The Battle of Brandywine
nelltown, for Gen. Washington had taken the Birmingham meeting-house as a hospital for his sick and wounded soldiers, even before he moved his army to Chad's Ford, and hearing a disturbance outside, the meeting was brought to a close. While endeavoring to quiet several of the women of the neighborhood, who were alarmed at the approach of the British troops, Townsend relates: "Our eyes were caught, on a sudden, by the appearance of the army coming out of the woods into the field belonging to Emmor Jefferies, on the west side of the creek, above the fording-place. In a few minutes the fields were literally covered over with them, and they were hastening towards us. Their arms and bayonets, being raised, shone bright as silver, there being a clear sky and the day exceedingly warm." This eye- witness records how "the space occupied by the main and flanking parties (of the British army) was near half a mile wide;" that Cornwallis "on horseback appeared very tall and sat very erect. His rich scarlet clothing, loaded with gold lace, epaulets, etc., occasioned him to make a brilliant and martial appearance, and that most of all the offcers who conversed with us were men of the first rank, and were rather stout, portly men, well dressed, and of genteel appearance, and did not look as if they had ever been exposed to any hardship; their skins were as white and delicate as is customary for females brought up in large cities or towns."
The entire column of British troops had crossed Jefferies' Ford by two o'clock, its advance having reached the vicinity of Osborne's Hill, and in half an hour thereafter the whole body of men halted to refresh themselves, for they had not eaten since the early morning, and had marched about seventeen miles almost without a halt. Many of the soldiers on that weary tramp had fallen out of ranks, and exhausted remained along the road.1
|1 "Journal of Capt. Montressor," Penna. Mag. of History, vol. v. p. 416.|
When Washington first learned that the lost column of Cornwallis had been found, unfortunately for the Continentals in such a position that the inferior American force - in numbers, in discipline, and arms - would have to fight at great disadvantage, or, as Capt. Montressor states it, "were instantly obliged to divide their army, leaving part to oppose our right," Gen. Sullivan was ordered to bring his division to bear upon the British, and this compelled a forward movement of the whole right wing up the Brandywine. The American troops formed in a strong position above Birmingham meeting-house on a hill about a mile and a half removed from the British column, the ground falling gradually for more than half a mile in their immediate front "a natural glacis," and a thick woods covered their rear. As the divisions of Gens. Stirling and Stephens formed, Lord Cornwallis, on horseback, - Sir William Howe and his generals gathered about him, - sat watching the American offcers arrange their line of battle, and as his glass showed him the disposition they were making, his eminent military abilities, never excelled in England's history during the last three hundred years, except by Marlborough, compelled him to pay this tribute to their merit, "The damned rebels form well!"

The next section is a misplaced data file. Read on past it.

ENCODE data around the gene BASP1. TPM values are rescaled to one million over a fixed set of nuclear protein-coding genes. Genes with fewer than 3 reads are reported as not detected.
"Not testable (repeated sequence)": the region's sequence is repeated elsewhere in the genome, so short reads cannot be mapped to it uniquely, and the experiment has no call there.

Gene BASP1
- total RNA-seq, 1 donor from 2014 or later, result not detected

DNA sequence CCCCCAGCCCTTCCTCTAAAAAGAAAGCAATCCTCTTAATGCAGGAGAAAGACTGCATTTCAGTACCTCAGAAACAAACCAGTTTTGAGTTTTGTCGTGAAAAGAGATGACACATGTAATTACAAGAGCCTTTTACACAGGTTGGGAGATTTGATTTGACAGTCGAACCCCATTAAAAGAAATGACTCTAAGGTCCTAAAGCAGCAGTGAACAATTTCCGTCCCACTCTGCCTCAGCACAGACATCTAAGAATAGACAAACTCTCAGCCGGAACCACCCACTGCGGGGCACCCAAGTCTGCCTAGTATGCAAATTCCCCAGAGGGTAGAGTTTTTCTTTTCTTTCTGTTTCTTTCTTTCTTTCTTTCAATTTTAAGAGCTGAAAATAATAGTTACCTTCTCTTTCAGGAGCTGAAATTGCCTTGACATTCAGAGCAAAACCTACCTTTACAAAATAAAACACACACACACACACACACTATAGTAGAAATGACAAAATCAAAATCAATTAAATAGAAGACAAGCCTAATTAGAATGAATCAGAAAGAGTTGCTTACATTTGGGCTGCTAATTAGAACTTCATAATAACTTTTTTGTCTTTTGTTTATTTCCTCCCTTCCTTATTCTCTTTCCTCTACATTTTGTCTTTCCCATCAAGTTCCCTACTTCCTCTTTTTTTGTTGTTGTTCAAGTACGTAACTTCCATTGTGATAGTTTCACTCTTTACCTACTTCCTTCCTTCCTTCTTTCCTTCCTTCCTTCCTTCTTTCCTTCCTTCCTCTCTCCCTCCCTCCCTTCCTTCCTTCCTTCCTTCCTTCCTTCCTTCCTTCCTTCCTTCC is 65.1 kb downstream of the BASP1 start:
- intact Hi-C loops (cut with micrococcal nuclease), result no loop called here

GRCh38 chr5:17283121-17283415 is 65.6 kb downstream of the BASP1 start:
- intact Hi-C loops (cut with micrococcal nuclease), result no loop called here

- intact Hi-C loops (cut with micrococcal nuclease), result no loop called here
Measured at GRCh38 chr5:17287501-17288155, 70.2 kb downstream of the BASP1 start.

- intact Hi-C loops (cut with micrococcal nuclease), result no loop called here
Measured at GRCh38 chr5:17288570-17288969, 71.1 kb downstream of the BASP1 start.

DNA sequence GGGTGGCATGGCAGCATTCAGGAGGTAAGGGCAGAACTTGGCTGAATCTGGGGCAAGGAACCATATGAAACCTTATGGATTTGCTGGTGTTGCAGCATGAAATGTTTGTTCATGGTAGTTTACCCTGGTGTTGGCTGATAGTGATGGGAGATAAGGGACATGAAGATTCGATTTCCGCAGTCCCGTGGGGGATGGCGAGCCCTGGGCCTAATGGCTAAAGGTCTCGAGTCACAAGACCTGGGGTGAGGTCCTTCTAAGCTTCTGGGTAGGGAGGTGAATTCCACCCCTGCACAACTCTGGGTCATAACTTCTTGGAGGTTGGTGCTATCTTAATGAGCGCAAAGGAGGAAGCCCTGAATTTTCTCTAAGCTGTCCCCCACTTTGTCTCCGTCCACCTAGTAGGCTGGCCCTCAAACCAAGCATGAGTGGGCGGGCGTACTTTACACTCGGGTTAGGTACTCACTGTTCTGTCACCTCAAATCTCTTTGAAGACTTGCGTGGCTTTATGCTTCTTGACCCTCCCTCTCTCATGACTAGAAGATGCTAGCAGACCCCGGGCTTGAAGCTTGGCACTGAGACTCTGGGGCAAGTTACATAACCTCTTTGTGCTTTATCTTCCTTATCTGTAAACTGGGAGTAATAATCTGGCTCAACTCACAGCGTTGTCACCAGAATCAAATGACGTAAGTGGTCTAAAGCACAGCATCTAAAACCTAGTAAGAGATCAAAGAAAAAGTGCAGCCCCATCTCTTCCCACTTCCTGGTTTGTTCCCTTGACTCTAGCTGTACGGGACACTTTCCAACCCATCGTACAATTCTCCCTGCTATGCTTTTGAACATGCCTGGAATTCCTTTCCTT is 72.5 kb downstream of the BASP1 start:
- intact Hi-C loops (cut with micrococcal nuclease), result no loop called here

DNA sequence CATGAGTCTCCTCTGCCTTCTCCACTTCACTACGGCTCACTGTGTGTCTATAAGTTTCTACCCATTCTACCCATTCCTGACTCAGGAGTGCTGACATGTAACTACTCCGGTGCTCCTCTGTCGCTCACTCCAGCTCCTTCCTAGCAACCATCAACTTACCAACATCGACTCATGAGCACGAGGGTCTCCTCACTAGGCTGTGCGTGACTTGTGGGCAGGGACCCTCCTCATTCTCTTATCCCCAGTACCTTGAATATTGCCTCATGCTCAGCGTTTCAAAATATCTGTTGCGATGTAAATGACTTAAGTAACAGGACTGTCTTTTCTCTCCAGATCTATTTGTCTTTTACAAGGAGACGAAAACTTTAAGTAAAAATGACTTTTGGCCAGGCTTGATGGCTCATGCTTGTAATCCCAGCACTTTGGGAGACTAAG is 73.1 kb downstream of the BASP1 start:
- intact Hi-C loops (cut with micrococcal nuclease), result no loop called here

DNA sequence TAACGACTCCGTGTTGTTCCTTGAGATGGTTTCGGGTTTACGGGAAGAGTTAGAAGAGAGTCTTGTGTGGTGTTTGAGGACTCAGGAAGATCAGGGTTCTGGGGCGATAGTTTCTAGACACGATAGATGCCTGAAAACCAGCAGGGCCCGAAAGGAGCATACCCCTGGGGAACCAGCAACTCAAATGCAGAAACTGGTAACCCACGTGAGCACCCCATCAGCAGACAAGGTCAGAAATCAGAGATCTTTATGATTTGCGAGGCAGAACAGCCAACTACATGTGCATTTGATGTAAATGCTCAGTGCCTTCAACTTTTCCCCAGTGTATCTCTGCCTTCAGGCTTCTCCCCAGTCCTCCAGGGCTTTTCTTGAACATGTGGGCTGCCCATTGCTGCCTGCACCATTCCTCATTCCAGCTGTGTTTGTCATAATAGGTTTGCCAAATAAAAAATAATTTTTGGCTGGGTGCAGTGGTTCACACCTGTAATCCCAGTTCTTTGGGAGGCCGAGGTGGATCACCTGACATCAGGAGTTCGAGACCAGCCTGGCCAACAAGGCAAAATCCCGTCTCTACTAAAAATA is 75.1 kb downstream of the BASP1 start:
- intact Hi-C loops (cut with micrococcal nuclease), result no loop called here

Cornwallis, under the immediate supervision of Sir. William Howe, formed his battle array in three lines. The Guards were on the right of the advance, the First British Grenadiers to the left, the centre of the latter organization, supported by the Hessian Grenadiers, formed in a second line. "To the left of the Second Grenadiers, who held the centre, were two battalions of light infantry, with the Hessian and Anspach Chasseurs, supported by the fourth brigade, for a second line." The third brigade, consisting of the Fifteenth, Forty-fourth, and Seventeenth Regiments, was held in reserve, and was not called into action during the day. Both flanks of the British army were covered by very thick woods, and the artillery was advantageously disposed so that its fire might most seriously affect the American lines, and sustain the advance in its attack on the Continental troops.
Gen. Sullivan seems to have questioned his own judgment and hesitated to decide what was best to be done, when the true situation of the two armies ryas clearly presented to his mind. He had command of the entire right wing, hence the command of his immediate division devolved on Gen. DeBorre, his brigadier, a French offcer of thirty-five year,' experience in service, but a martinet, insisting on every little punctilio of military etiquette, even where such trifling matters might jeopardize the whole army. Hence when the latter marched his division to form, because it had laid along the Brand ywine, fronting across, he insisted on moving his command on the right of ' Stephens and Stirling, which determination on his part made disorder in the division and occasioned an interval in the American line of over half a mile. It should be remembered that Stirling and Stephens as soon a_ they learned that the enemy were on their flank moved promptly, without waiting for orders from Sullivan. to the nearest good position from which they could resist the advancing British columns. Sullivan, thereupon leaving his old division in disorder, rode forward to where the other general offcers were, and it ryas their unanimous opinion, he tells us in his report, " that his division should be brought on to join the other and the whole should incline further to the right to prevent our being= out-flanked." Even the graphic account of the battle furnished by Gen. Sullivan shows that lie lost that self-control which in Gen =. Greene and Washington showed conspicuously during that afternoon of disaster tai the American arms. "-1t half-past two," lie gays, " I received orders to march with my division to join with and take corn